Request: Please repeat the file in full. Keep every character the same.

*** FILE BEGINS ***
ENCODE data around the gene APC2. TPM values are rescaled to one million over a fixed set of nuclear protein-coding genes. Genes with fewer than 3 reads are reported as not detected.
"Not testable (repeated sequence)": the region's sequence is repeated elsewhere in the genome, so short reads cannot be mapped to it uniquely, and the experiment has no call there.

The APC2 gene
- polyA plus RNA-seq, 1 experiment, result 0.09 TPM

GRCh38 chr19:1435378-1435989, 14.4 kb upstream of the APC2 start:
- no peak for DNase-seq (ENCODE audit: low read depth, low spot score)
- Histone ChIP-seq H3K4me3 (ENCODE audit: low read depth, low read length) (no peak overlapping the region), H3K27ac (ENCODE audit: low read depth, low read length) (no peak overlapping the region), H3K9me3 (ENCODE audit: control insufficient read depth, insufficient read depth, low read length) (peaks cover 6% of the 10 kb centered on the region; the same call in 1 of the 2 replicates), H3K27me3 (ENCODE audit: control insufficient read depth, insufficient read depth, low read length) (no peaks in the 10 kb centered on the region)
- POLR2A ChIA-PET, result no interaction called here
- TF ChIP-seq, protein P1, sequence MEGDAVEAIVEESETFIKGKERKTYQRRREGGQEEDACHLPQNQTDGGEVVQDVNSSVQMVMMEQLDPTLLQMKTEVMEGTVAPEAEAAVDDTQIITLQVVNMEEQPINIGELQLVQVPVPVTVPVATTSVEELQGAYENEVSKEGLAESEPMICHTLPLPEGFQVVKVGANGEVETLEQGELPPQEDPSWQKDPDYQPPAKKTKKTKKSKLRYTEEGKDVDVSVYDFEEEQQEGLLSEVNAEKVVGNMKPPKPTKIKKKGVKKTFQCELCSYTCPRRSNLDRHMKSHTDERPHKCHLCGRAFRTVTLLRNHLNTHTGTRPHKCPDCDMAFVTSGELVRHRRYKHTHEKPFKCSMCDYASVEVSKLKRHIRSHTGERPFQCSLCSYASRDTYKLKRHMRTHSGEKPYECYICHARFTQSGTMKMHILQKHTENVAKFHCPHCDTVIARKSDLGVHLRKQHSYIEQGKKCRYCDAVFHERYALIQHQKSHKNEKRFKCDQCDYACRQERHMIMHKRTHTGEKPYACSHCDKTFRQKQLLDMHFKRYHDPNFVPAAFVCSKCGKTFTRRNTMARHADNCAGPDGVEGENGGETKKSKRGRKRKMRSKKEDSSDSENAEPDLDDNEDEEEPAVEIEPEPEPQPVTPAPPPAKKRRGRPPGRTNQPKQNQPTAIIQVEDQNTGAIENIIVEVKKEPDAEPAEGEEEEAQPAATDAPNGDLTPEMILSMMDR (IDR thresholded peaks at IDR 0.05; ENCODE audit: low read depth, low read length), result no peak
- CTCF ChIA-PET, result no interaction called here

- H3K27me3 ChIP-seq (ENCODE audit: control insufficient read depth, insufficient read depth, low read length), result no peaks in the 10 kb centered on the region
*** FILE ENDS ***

ENCODE data around the gene APC2. TPM values are rescaled to one million over a fixed set of nuclear protein-coding genes. Genes with fewer than 3 reads are reported as not detected.
"Not testable (repeated sequence)": the region's sequence is repeated elsewhere in the genome, so short reads cannot be mapped to it uniquely, and the experiment has no call there.

The APC2 gene
- polyA plus RNA-seq, 1 experiment, result 0.09 TPM

GRCh38 chr19:1435378-1435989, 14.4 kb upstream of the APC2 start:
- no peak for DNase-seq (ENCODE audit: low read depth, low spot score)
- Histone ChIP-seq H3K4me3 (ENCODE audit: low read depth, low read length) (no peak overlapping the region), H3K27ac (ENCODE audit: low read depth, low read length) (no peak overlapping the region), H3K9me3 (ENCODE audit: control insufficient read depth, insufficient read depth, low read length) (peaks cover 6% of the 10 kb centered on the region; the same call in 1 of the 2 replicates), H3K27me3 (ENCODE audit: control insufficient read depth, insufficient read depth, low read length) (no peaks in the 10 kb centered on the region)
- POLR2A ChIA-PET, result no interaction called here
- TF ChIP-seq, protein P1, sequence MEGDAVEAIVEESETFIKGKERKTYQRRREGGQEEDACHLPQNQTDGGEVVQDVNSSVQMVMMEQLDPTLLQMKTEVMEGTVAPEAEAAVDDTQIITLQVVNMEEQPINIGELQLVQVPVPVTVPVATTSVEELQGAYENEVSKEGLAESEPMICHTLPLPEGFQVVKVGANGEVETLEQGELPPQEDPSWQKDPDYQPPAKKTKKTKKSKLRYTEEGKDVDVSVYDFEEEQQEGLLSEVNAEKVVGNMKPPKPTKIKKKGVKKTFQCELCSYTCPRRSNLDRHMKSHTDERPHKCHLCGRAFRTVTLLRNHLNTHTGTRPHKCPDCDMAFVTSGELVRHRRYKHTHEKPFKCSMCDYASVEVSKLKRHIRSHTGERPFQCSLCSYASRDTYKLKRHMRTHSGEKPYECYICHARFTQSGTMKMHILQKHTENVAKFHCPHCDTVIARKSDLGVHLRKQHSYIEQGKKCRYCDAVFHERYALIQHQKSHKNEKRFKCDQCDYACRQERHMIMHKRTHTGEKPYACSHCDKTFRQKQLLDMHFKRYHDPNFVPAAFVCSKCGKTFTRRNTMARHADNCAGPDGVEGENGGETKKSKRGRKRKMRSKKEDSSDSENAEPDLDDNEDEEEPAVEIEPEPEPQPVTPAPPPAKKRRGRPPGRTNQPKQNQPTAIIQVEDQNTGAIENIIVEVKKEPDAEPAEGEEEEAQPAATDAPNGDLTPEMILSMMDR (IDR thresholded peaks at IDR 0.05; ENCODE audit: low read depth, low read length), result no peak
- CTCF ChIA-PET, result no interaction called here

- H3K27me3 ChIP-seq (ENCODE audit: control insufficient read depth, insufficient read depth, low read length), result no peaks in the 10 kb centered on the region